Off-Ramp®

A weekly look at SoCal life covering news, arts and culture, and more. Hosted by John Rabe

From radical unionists to feral cats: One of downtown LA's most historic sites is an empty lot

by John Rabe | Off-Ramp®

Recovery of victim from the rubble created by the 1910 bombing of the Los Angeles Times Building at First Street and Broadway. L.A. Public Library/Security Pacific National Bank Collection/Security Pacific National Bank Collection

That vacant lot across from the L.A. Times building — on First between Broadway and Spring in downtown Los Angeles — is no ordinary vacant lot. As Robert Petersen, host and producer of The Hidden History of Los Angeles, tells us, it's the site of at least two bombings and two famous tent cities, and was the site of a huge colony of feral cats.

Robert Petersen, host of The Hidden History of Los Angeles podcast, at First and Spring in downtown Los Angeles — a very historic vacant lot.
Robert Petersen, host of The Hidden History of Los Angeles podcast, at First and Spring in downtown Los Angeles — a very historic vacant lot. John Rabe

We talked with our backs to the chain link fence that surrounds the site now. “If you go back 100 years, Los Angeles was in a much different political situation,” Petersen says. “Terrorism was actually on the minds of a lot of people … but back then you would think about anarchists or labor activists. At the time there was a big struggle between big business and organized labor. At the heart of that struggle was Harrison Gray Otis, the publisher of the L.A. Times, who was notoriously anti-union.”

And the vacant lot was the home of the former L.A. Times building. The current L.A. Times building we know today is actually its third building, which opened in 1935.

On Oct. 1, 1910, two brothers decided to plant a bomb at this former building site on the northeast corner of Broadway Avenue and First Street. Their suitcase bomb held about 17 sticks of dynamite. The bomb was set off  shortly after 1 a.m. — with a little over 100 people still in the building.

“What the bombers didn’t know is that there were gas lines underneath the building,” Petersen says. “A huge fire engulfed the building and 20 people died, most of them burned alive.”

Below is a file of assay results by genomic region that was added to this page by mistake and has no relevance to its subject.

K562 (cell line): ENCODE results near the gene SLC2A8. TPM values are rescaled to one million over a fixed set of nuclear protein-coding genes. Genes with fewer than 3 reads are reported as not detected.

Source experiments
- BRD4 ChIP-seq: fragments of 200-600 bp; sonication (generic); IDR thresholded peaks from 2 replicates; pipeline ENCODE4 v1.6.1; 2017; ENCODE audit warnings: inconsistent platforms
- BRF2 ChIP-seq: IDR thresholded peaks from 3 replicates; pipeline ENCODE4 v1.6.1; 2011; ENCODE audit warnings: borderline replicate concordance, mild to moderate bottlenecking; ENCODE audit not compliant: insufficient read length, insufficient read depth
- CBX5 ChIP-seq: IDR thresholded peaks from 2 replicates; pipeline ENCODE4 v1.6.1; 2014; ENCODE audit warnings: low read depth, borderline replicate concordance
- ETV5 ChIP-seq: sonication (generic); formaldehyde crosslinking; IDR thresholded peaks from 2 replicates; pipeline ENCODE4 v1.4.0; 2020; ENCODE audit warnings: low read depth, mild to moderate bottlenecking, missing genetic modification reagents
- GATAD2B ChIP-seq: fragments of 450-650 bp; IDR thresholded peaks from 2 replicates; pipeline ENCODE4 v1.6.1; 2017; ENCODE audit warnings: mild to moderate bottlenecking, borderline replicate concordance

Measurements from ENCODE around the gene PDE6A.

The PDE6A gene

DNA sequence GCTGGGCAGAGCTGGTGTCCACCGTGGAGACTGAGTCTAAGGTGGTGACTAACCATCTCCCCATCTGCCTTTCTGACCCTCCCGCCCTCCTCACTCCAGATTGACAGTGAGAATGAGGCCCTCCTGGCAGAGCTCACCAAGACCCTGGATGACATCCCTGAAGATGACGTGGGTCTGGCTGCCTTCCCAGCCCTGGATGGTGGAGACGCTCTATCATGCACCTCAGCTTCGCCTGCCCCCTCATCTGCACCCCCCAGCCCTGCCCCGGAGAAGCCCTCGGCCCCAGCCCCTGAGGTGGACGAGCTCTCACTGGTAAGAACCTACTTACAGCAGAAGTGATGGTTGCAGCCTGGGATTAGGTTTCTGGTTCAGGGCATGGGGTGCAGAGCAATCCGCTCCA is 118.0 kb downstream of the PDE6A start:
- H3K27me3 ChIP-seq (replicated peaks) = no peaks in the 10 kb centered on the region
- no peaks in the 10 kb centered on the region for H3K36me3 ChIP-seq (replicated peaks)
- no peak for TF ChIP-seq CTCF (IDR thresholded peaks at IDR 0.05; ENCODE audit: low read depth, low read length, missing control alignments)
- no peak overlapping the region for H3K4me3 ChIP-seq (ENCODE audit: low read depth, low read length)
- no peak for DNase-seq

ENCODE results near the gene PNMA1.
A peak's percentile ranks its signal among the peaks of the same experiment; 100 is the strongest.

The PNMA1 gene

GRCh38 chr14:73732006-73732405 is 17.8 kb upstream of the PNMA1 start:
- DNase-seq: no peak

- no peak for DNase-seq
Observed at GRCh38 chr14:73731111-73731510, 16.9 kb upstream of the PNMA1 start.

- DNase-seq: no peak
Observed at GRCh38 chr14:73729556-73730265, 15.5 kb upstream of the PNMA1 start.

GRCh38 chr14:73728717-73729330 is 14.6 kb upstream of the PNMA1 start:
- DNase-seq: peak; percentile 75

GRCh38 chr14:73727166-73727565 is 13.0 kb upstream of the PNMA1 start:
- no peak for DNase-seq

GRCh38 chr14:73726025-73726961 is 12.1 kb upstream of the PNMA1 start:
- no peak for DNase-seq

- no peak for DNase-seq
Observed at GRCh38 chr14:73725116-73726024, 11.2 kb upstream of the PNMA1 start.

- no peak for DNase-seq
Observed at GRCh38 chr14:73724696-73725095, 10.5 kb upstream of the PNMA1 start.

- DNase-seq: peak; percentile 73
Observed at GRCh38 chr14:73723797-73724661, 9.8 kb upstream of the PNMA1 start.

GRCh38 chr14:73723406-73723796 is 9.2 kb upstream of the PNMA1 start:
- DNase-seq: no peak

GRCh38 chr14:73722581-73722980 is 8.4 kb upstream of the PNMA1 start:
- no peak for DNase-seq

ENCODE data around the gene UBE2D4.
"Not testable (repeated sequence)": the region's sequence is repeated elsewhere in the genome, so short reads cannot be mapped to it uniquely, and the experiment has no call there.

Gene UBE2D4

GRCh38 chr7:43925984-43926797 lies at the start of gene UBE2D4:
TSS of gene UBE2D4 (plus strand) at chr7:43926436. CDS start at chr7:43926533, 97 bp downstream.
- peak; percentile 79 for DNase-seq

The L.A. Times immediately blamed the bombing on the unions, but brothers John and James  McNamara were not arrested until April 14, 1911 in the Oxford Hotel in Detroit. It wasn’t until then that it was discovered that one of the men involved in the bombing did in fact have connections to the labor union known as the International Association of Bridge and Structural Iron Workers.

The lot became home of the State Building in 1932 — the same year as the first L.A. Olympics. The opening ceremony for the building featured guest speaker Amelia Earhart. In 1974, the Weather Underground bombed the building, but it stood until 1976 when earthquake damage caused it to be closed and demolished. But they didn't get rid of the foundation or underground parking lot for 39 years.

The area then took on a different life. In 1984, homeless activist decided to create a tent city, which created a space for hundreds of homeless people to camp out. In 1986 they did it again, but this time they got a 5,000-square-foot circus tent, and it covered 200 homeless people.

More recently, the parking structure underneath the old state building became home to a colony of feral cats. Last year, when the parking structure was demolished, workers had to remove all of the cats before work could continue.

If you have one of those cats, or know someone who does, we'd love to hear from you.

With contributions from Jesus Ambrosio

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